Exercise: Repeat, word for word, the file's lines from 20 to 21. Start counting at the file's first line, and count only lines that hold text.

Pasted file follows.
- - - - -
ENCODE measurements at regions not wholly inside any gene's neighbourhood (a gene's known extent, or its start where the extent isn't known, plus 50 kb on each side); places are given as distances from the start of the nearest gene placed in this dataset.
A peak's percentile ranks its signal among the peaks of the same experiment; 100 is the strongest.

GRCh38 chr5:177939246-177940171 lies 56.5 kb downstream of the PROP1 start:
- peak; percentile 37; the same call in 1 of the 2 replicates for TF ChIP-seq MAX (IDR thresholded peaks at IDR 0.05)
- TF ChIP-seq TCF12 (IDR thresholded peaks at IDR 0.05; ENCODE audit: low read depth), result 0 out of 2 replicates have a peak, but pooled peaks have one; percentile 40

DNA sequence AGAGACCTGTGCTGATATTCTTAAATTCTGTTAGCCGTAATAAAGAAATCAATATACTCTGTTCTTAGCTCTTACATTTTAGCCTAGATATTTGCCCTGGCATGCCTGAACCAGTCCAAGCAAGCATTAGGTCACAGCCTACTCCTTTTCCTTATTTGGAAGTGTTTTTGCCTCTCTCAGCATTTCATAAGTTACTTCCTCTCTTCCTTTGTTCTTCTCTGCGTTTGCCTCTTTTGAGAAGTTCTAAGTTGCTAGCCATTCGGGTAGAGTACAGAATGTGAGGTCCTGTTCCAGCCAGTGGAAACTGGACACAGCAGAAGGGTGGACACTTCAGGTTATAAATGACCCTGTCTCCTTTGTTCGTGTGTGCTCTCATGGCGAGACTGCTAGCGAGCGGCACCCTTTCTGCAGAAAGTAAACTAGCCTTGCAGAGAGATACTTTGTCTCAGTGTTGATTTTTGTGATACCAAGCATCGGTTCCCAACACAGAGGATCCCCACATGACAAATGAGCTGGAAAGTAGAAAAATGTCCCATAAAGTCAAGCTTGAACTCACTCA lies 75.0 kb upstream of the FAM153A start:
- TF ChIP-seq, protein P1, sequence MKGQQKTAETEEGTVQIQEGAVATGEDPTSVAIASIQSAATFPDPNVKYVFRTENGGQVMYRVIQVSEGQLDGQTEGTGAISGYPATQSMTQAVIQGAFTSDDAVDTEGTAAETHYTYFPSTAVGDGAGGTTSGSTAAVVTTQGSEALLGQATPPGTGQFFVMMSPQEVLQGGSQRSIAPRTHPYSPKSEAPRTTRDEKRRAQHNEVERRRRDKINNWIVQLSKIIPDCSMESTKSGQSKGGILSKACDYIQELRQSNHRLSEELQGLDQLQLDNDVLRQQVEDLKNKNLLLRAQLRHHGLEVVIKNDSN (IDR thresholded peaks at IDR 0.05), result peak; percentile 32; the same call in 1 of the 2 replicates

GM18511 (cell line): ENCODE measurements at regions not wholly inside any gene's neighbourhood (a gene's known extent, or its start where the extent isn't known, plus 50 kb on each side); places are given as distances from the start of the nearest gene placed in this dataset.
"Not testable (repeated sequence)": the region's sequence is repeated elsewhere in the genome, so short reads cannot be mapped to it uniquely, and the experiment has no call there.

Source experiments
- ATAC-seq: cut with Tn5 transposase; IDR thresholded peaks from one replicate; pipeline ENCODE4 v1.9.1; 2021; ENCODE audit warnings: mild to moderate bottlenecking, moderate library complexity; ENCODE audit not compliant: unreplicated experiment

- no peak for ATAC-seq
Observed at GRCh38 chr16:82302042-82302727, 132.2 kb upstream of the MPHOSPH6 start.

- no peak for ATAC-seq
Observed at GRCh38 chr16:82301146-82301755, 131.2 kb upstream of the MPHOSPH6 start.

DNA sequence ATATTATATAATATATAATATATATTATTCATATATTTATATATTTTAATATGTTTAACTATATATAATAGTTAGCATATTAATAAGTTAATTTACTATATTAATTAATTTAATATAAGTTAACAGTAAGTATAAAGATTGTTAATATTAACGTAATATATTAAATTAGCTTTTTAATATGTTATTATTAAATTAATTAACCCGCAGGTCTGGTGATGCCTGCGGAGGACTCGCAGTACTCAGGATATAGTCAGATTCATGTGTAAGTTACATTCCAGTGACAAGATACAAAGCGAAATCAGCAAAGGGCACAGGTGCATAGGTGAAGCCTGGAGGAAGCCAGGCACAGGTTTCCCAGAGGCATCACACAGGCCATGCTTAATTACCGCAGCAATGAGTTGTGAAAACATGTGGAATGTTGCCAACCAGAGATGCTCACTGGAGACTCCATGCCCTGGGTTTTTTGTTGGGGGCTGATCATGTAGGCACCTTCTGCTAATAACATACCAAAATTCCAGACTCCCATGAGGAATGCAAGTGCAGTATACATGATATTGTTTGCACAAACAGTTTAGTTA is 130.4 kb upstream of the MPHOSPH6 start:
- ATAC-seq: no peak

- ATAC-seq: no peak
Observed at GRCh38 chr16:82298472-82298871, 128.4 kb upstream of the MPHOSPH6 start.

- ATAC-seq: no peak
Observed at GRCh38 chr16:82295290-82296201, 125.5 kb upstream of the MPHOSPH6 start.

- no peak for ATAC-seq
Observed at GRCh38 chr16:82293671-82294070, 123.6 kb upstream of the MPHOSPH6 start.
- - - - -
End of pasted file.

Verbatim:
- ATAC-seq: no peak
Observed at GRCh38 chr16:82295290-82296201, 125.5 kb upstream of the MPHOSPH6 start.